Overall, I am quite pleased with the way this turned out. The total exposure time was short, and the sky conditions were lousy. The focal length of the Canon EF 50mm lens was spot on for a constellation of this size.

The shots were 3 minutes each, at ISO 800.  I stopped the aperture down to F/3.2 to sharpen things up, not to mention not blow out my 3-minute subs. As you can see, the stars are still rather sharp at the very edge of the field.

stars at the edge of field

A sound polar alignment on the little iOptron SkyTracker was all I needed for sharp, pinpoint stars for each 180-second sub.  Can your telescope mount go 3 minutes unguided with sharp stars?

To polar align, I simply refer to my Polar Finder phone app and make the necessary adjustments to the mount.

At this focal length, autoguiding is not necessary and the field of view is quite wide and forgiving. With that being said, I am so impressed with the smooth and accurate tracking on the SkyTracker. A camera mount like this opens up new opportunities for night photography when using a camera lens for astrophotography.

Camera Automation and Focus

I  automate my imaging sessions on the SkyTracker mount using a remote shutter release cable that connects directly to the DSLR. With this device, I can set everything from the number of exposures to the individual exposure length.

A typical astrophotography imaging session will include 30 images of 90-seconds or more, with a 5-second delay between shots. It’s often said that using a delay can help let your camera sensor cool down a bit between shots. This will help reduce noise.

remote shutter release cable

My Polaroid  Remote Shutter Release Cable

The cheap Polaroid version I bought on Amazon has been surprisingly reliable. Using the remote, I let the camera do it’s thing until it’s time to tear down and go to bed.

The photo below showcases the constellation Cygnus and the Milky Way using my Canon T3i DSLR with the Rokinon 14mm F/2.8 Ultra wide angle lens. It’s a stacked shot of 23 x 2-minute exposures.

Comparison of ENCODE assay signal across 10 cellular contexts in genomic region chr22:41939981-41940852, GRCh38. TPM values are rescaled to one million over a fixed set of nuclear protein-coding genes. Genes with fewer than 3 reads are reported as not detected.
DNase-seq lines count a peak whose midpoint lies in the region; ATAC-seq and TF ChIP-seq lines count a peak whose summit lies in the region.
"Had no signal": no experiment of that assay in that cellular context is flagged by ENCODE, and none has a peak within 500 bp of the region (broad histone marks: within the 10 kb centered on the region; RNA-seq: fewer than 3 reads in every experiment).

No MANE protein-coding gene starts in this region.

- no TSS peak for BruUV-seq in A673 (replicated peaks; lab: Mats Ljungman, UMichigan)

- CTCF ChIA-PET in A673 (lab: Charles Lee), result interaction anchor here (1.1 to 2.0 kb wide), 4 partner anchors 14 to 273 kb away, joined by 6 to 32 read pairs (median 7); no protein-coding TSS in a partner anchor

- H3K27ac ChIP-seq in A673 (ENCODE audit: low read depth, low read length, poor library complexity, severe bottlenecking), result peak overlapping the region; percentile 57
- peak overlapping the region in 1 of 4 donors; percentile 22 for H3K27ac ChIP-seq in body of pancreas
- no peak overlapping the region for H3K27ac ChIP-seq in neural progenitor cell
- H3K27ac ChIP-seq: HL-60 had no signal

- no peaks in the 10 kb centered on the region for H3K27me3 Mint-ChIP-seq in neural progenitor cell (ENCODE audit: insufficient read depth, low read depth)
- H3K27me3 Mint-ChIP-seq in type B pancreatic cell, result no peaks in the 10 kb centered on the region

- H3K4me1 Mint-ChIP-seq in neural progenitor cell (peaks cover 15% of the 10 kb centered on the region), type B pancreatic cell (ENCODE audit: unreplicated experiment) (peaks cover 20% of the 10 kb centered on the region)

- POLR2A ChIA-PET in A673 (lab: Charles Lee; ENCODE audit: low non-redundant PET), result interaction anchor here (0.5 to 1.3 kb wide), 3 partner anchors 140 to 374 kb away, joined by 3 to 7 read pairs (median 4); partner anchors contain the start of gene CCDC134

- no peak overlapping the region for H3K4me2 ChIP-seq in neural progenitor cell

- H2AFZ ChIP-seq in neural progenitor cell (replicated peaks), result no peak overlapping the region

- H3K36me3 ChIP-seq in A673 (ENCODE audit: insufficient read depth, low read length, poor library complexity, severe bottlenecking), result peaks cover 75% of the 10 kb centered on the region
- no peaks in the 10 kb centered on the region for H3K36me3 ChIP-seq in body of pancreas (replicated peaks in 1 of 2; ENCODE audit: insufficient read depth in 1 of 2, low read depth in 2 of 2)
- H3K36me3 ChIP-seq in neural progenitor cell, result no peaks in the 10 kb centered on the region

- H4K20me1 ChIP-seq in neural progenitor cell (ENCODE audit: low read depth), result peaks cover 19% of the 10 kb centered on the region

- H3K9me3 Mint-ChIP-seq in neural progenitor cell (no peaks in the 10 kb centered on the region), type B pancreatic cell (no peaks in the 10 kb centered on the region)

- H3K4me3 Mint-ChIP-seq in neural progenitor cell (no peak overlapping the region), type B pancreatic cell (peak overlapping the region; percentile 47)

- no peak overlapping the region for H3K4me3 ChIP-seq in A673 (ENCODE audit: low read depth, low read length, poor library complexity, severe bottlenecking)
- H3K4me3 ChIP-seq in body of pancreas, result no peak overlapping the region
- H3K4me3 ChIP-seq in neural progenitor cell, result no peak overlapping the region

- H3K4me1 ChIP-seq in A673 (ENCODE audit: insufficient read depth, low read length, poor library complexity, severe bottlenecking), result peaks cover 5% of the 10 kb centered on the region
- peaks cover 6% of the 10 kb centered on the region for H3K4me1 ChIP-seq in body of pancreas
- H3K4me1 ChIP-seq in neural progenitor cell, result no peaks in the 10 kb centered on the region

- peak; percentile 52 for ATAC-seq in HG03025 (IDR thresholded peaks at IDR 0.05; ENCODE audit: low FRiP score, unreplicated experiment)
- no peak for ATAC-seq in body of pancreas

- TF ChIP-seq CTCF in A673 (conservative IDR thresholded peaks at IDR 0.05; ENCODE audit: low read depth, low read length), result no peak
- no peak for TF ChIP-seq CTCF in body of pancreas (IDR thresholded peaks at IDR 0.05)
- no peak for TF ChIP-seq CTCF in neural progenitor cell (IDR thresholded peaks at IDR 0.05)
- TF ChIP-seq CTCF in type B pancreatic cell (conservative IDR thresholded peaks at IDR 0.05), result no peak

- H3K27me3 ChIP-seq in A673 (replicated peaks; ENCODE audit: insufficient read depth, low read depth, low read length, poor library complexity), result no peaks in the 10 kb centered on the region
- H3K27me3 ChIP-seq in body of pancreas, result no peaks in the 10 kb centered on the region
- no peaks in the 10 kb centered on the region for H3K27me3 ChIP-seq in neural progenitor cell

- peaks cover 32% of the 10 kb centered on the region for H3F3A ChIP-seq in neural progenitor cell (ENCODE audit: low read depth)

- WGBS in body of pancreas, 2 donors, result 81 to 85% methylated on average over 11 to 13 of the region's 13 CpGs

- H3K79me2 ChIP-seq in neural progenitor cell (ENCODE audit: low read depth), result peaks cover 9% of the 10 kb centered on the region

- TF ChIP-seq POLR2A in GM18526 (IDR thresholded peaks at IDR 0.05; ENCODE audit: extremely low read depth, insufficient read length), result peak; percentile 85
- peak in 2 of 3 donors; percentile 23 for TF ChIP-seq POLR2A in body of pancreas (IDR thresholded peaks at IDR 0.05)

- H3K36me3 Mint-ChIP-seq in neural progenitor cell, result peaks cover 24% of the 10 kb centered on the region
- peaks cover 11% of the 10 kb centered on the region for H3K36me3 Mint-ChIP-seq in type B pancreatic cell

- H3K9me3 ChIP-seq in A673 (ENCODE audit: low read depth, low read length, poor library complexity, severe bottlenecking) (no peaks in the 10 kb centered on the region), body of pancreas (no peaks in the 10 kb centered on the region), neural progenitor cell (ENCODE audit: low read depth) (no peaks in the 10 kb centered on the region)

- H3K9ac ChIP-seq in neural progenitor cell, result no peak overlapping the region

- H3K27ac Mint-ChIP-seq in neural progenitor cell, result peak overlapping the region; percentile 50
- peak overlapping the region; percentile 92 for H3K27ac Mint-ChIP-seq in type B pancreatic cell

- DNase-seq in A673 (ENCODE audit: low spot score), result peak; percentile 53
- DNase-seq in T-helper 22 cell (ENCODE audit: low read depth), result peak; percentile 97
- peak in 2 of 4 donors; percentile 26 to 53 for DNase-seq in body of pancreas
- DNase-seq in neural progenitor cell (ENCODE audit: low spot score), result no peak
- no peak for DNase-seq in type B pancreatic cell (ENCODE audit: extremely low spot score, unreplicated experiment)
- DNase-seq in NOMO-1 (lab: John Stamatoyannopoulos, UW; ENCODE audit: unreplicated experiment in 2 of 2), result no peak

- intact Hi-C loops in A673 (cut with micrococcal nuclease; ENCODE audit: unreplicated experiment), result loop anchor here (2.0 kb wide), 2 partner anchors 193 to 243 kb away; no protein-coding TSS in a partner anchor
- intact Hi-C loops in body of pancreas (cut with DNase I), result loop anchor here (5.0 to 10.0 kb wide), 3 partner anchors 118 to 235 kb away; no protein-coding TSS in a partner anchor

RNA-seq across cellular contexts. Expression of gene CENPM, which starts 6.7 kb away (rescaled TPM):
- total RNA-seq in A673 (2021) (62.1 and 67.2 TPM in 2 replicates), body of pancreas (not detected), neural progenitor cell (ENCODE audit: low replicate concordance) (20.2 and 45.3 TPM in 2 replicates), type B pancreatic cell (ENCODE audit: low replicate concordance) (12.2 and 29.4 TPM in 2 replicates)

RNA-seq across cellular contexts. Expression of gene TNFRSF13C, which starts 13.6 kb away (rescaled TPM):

The Summer Triangle

The Summer Triangle and the Milky Way (Rokinon 14mm F/2.8)

The Best Lens for Canon DSLR’s

I would like to recommend the Canon EF 50mm F/1.8 STM and the Rokinon 14mm F/2.8 Ultra Wide Angle lenses for Canon cameras. These 2 lenses are tremendous choices for astrophotography because they are capable of letting in a lot of starlight in a single exposure.

The 50mm is a useful focal length for framing up a particular constellation like Orion, above. While the Rokinon 14mm lens is perfect for shooting the Milky Way. Both lenses can produce sharp results and impressive images when the correct settings and techniques are used.

The Canon EF 24-105mm F/4 lens has also been useful for certain projects. It’s a zoom lens, but the star quality is commendable at both 24mm and 105mm. When coupled with a crop-sensor DSLR, the full magnification of 105mm brings a new perspective to popular targets such as the Horsehead and Flame nebula in Orion.

iOptron SkyTracker Pro Camera Mount

Deep sky objects in Orion at 105mm (Canon EF 24-105mm F/4L lens)

For me – finding ways to sustain this hobby long term is important. This rather brief astrophotography session provided me with enough data to produce an impressive portrait of Barnard’s Loop, and the Orion constellation in hydrogen alpha.

The simplicity of mounting the camera on a small tracking mount and walking away really appeals to me.  On frigid February night, it’s a refreshing experience that doesn’t involve a lengthy star alignment routine or lugging 40 pounds of gear around.

Shooting deep sky through a telescope will always be my bread and butter, but shooting with a cheap astrophotography lens on a small star tracker sure is a lot of fun too.

Related Posts:

Astrophotography Cameras: The Best Choice for a Beginner

Light Pollution Filters for Astrophotography

Deep Sky Astrophotography with a 300mm Camera Lens